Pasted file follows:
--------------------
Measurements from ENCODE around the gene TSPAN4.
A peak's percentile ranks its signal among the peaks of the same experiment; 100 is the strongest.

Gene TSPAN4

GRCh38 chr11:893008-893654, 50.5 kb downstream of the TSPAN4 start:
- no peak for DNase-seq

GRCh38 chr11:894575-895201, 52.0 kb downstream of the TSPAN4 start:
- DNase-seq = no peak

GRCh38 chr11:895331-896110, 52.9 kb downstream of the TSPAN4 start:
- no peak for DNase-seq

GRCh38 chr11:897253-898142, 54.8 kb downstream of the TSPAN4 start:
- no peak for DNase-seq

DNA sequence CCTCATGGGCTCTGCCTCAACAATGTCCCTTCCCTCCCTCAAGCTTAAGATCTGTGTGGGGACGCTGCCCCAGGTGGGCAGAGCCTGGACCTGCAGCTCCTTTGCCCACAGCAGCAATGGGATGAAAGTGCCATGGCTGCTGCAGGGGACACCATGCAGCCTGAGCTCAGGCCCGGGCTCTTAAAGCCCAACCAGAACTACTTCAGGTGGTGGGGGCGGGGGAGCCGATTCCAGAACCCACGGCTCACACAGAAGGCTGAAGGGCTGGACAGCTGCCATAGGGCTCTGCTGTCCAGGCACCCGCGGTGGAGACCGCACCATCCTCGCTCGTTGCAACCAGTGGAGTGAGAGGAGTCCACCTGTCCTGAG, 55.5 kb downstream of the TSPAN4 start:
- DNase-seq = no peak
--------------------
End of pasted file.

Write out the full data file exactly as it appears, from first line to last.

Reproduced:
Measurements from ENCODE around the gene TSPAN4.
A peak's percentile ranks its signal among the peaks of the same experiment; 100 is the strongest.

Gene TSPAN4

GRCh38 chr11:893008-893654, 50.5 kb downstream of the TSPAN4 start:
- no peak for DNase-seq

GRCh38 chr11:894575-895201, 52.0 kb downstream of the TSPAN4 start:
- DNase-seq = no peak

GRCh38 chr11:895331-896110, 52.9 kb downstream of the TSPAN4 start:
- no peak for DNase-seq

GRCh38 chr11:897253-898142, 54.8 kb downstream of the TSPAN4 start:
- no peak for DNase-seq

DNA sequence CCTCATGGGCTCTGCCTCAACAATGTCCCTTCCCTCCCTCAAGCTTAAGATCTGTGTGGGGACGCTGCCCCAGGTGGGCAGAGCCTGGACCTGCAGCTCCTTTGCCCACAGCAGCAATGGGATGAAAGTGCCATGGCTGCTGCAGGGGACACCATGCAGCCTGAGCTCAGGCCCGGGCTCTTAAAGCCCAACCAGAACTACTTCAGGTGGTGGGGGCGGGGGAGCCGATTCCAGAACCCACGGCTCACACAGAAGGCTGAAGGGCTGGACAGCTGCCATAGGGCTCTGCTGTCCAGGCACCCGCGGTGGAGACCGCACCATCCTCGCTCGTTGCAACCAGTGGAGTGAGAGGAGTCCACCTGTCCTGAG, 55.5 kb downstream of the TSPAN4 start:
- DNase-seq = no peak